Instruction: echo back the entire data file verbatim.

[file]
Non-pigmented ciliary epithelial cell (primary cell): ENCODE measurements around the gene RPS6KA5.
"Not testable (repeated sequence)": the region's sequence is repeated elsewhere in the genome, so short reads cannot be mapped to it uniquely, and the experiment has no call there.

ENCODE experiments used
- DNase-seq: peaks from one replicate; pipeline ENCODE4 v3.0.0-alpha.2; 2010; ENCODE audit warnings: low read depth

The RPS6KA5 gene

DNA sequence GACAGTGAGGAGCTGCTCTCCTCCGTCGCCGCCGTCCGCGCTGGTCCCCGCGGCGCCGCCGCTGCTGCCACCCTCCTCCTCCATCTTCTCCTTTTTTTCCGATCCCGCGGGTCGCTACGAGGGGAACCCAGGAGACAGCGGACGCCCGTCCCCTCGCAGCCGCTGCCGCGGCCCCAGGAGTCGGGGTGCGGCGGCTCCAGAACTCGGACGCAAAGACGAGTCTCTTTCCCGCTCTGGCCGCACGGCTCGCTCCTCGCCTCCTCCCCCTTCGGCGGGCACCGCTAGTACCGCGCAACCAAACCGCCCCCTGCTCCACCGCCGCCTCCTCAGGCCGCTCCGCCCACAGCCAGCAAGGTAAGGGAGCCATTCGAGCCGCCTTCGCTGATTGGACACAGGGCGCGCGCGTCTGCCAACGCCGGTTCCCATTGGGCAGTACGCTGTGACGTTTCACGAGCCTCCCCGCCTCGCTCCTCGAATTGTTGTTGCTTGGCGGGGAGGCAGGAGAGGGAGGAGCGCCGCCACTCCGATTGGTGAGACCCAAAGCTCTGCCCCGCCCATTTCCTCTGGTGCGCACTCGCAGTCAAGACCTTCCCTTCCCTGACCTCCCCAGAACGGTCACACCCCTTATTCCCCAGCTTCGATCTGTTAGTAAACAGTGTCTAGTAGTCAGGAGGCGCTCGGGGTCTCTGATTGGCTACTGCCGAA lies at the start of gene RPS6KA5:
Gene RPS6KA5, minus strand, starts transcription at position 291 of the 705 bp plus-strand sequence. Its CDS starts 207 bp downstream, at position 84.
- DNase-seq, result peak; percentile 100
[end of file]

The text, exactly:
Non-pigmented ciliary epithelial cell (primary cell): ENCODE measurements around the gene RPS6KA5.
"Not testable (repeated sequence)": the region's sequence is repeated elsewhere in the genome, so short reads cannot be mapped to it uniquely, and the experiment has no call there.

ENCODE experiments used
- DNase-seq: peaks from one replicate; pipeline ENCODE4 v3.0.0-alpha.2; 2010; ENCODE audit warnings: low read depth

The RPS6KA5 gene

DNA sequence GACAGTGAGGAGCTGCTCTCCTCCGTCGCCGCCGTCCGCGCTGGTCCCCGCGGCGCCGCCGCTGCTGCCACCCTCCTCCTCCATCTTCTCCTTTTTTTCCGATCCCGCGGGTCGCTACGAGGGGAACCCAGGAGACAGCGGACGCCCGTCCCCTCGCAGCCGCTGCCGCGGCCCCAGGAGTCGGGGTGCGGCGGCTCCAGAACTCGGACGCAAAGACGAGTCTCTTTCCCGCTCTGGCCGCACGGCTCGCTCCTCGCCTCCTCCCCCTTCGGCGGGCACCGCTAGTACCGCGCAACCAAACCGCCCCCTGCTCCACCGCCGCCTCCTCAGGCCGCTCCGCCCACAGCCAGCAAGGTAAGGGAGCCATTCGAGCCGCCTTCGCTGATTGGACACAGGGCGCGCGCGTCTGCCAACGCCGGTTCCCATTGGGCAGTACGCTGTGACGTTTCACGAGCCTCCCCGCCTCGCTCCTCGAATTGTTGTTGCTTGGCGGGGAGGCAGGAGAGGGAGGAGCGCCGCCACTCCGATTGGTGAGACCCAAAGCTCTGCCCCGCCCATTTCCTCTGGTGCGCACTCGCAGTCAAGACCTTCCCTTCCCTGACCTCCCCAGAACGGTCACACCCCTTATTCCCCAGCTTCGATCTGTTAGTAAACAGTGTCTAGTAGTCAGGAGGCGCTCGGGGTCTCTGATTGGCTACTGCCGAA lies at the start of gene RPS6KA5:
Gene RPS6KA5, minus strand, starts transcription at position 291 of the 705 bp plus-strand sequence. Its CDS starts 207 bp downstream, at position 84.
- DNase-seq, result peak; percentile 100